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“We’ve got as many boats as them,” says the irrepressible Chris Bouzaid nodding down the dock at the six one-design Volvo Ocean 65s like colourful peas in a pod sitting on the hard nearby. “What’s more, we’re prettier and we’re having more fun.”


Bouzaid, who was 26 when he won the One Ton Cup in Germany 46 years ago and put New Zealand ocean racing on the world map, has forsaken his snow-bound home in coastal Maine, USA, to return to his country of birth and his first love.


Sailing with a crew of Kiwi old hands including some of his original crew, he’s campaigning the immaculately restored and refurbished kauri-hulled Rainbow II, the boat they sailed to glory so long ago.


They’re racing in the One Ton Cup Revisited, hosted by the Royal New Zealand Yacht Squadron in a salute to the modern era of the level rating competition that was initiated in 1899 by the Cercle de la Voile yacht club in Paris.


After two days of competition in the five-race offshore series sailed in the Hauraki Gulf, Bouzaid’s 36-foot Rainbow is the points leader on corrected time, taking into account the handicap ratings for the different sized boats. Bernard Hyde’s Farr 40 has been first boat to finish all races.


Bouzaid won the Cup twice, the second time in Sydney, Australia in 1971, with his Wai Anawa. She’s also competing this week with current owner Roger Foley at the helm. The other entries are Hyde’s Pacific Sundance, Bevan Hill’s Result, Craig Hopkins Young Nick, Kevin Kelly’s Impact, John Burns’ Panther and Revolution, co-owned by Tony Wallis and Max Cossey.


The Squadron’s worldwide invitation to One Ton owners to come and race in Auckland went out last year and attracted 28 expressions of interest from nine countries that ultimately winnowed down to six entries from New Zealand yachts.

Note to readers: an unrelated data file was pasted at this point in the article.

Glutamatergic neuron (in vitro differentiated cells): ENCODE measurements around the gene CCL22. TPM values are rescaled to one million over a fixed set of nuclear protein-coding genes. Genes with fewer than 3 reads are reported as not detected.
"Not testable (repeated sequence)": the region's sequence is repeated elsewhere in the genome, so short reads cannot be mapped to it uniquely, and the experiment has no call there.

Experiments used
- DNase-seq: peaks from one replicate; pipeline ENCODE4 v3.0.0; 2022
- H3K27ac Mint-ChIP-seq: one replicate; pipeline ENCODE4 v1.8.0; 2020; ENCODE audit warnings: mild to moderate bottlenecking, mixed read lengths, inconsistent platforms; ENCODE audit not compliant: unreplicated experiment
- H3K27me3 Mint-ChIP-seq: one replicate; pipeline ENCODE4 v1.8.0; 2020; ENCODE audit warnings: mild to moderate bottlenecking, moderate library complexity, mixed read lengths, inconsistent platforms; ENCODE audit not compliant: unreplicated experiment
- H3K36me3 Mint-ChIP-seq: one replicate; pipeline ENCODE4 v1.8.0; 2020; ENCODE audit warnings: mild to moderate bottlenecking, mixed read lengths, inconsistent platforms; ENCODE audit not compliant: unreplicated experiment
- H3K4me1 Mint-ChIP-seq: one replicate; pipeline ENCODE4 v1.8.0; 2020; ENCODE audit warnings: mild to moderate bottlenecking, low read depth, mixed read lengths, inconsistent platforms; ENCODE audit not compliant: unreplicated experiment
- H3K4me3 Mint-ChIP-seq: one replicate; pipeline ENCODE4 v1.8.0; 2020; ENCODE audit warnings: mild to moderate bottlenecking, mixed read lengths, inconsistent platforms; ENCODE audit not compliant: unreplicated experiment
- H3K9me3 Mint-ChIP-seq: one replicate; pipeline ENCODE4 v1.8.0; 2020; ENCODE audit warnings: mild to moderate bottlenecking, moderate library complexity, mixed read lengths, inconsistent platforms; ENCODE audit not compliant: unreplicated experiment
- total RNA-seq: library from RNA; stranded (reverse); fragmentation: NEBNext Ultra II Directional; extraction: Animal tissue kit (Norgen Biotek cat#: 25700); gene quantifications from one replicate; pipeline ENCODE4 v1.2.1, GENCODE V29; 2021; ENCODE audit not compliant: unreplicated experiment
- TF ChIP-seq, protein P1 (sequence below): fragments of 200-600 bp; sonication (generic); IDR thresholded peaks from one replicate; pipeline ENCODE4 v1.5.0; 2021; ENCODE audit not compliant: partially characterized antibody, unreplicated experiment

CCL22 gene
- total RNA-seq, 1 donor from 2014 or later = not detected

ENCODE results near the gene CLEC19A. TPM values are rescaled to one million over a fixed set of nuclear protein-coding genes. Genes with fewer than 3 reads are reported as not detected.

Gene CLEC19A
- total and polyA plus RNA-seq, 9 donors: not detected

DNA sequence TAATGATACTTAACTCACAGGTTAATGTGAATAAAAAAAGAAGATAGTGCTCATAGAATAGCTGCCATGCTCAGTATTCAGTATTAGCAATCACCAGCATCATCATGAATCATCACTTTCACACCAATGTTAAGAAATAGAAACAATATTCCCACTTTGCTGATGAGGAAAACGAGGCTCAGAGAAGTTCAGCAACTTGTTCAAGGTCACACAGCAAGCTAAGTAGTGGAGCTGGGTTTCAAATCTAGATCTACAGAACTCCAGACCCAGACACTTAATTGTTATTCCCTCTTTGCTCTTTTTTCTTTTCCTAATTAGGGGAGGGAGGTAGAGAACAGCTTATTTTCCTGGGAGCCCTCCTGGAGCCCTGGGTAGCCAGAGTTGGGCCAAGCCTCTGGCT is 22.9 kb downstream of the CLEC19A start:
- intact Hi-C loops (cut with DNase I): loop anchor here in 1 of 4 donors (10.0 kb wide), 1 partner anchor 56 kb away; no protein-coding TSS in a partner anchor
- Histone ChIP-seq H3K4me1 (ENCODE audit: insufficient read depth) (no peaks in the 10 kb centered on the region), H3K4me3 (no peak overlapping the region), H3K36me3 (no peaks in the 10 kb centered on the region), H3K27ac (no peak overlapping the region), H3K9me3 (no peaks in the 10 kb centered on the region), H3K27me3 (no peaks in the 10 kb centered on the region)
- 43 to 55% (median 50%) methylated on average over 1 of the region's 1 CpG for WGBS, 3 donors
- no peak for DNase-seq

“We’d like to do this again, next year or the year after, and include other Ton Cup classes as well,” said Bouzaid. T


hey may be old but the six Kiwi boats that made it to the start line are beautifully maintained examples of an earlier era when ocean racers were good-looking and comfortable to live and sleep in offshore. In Rainbow’s case, she’s been fully restored to newer than-new-condition after Bouzaid bought her back from her Bermuda owners.


To recoup his campaign costs after the One Ton victory in Germany the young sailmaker had regretfully sold the sloop he named after his father’s veteran keeler Rainbow. Following her full restoration here and this week’s event, Rainbow II will go to a New Zealand yachting trust for the future enjoyment of sailing fans.


Public who’d like to see Rainbow II and her One Ton sisters can get up close to the boats in the Race Village.


The final race of the One Ton Revisited series on will be on Saturday 7 March on a short course in the Gulf. It will be followed by a public prize giving in the Volvo Ocean Race Village.


Bruce Marler, who was commodore of the Royal NZ Yacht Squadron and one of the key supporters of Bouzaid’s campaigns to Germany, will be on hand to award the prizes.